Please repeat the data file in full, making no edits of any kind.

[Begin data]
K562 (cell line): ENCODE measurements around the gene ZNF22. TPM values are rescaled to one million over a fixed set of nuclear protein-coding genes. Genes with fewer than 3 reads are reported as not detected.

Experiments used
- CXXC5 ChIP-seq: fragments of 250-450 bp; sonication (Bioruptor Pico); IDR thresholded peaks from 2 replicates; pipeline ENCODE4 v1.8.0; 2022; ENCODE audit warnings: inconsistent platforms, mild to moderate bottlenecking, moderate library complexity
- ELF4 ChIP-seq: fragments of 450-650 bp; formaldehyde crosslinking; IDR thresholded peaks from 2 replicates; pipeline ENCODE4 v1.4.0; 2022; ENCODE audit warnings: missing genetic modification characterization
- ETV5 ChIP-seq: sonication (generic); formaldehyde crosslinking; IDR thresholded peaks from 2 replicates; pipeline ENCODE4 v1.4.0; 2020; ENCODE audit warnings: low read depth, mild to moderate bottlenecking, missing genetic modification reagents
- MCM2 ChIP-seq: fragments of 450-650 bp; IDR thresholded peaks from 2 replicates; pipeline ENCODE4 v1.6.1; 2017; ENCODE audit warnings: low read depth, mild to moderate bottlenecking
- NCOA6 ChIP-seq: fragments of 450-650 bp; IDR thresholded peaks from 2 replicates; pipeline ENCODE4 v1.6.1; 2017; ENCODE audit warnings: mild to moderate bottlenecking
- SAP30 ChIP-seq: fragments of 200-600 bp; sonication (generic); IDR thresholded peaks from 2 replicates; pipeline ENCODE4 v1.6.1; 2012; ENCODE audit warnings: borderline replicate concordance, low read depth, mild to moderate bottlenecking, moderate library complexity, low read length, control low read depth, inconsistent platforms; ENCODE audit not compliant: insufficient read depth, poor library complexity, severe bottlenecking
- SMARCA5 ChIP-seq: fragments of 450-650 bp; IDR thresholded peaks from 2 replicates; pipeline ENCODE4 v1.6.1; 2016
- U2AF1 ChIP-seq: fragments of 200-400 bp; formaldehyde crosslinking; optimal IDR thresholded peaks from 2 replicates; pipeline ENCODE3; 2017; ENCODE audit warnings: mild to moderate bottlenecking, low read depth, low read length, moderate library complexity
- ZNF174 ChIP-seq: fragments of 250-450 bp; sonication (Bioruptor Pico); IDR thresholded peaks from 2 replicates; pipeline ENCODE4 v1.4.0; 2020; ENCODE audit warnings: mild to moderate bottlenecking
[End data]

K562 (cell line): ENCODE measurements around the gene ZNF22. TPM values are rescaled to one million over a fixed set of nuclear protein-coding genes. Genes with fewer than 3 reads are reported as not detected.

Experiments used
- CXXC5 ChIP-seq: fragments of 250-450 bp; sonication (Bioruptor Pico); IDR thresholded peaks from 2 replicates; pipeline ENCODE4 v1.8.0; 2022; ENCODE audit warnings: inconsistent platforms, mild to moderate bottlenecking, moderate library complexity
- ELF4 ChIP-seq: fragments of 450-650 bp; formaldehyde crosslinking; IDR thresholded peaks from 2 replicates; pipeline ENCODE4 v1.4.0; 2022; ENCODE audit warnings: missing genetic modification characterization
- ETV5 ChIP-seq: sonication (generic); formaldehyde crosslinking; IDR thresholded peaks from 2 replicates; pipeline ENCODE4 v1.4.0; 2020; ENCODE audit warnings: low read depth, mild to moderate bottlenecking, missing genetic modification reagents
- MCM2 ChIP-seq: fragments of 450-650 bp; IDR thresholded peaks from 2 replicates; pipeline ENCODE4 v1.6.1; 2017; ENCODE audit warnings: low read depth, mild to moderate bottlenecking
- NCOA6 ChIP-seq: fragments of 450-650 bp; IDR thresholded peaks from 2 replicates; pipeline ENCODE4 v1.6.1; 2017; ENCODE audit warnings: mild to moderate bottlenecking
- SAP30 ChIP-seq: fragments of 200-600 bp; sonication (generic); IDR thresholded peaks from 2 replicates; pipeline ENCODE4 v1.6.1; 2012; ENCODE audit warnings: borderline replicate concordance, low read depth, mild to moderate bottlenecking, moderate library complexity, low read length, control low read depth, inconsistent platforms; ENCODE audit not compliant: insufficient read depth, poor library complexity, severe bottlenecking
- SMARCA5 ChIP-seq: fragments of 450-650 bp; IDR thresholded peaks from 2 replicates; pipeline ENCODE4 v1.6.1; 2016
- U2AF1 ChIP-seq: fragments of 200-400 bp; formaldehyde crosslinking; optimal IDR thresholded peaks from 2 replicates; pipeline ENCODE3; 2017; ENCODE audit warnings: mild to moderate bottlenecking, low read depth, low read length, moderate library complexity
- ZNF174 ChIP-seq: fragments of 250-450 bp; sonication (Bioruptor Pico); IDR thresholded peaks from 2 replicates; pipeline ENCODE4 v1.4.0; 2020; ENCODE audit warnings: mild to moderate bottlenecking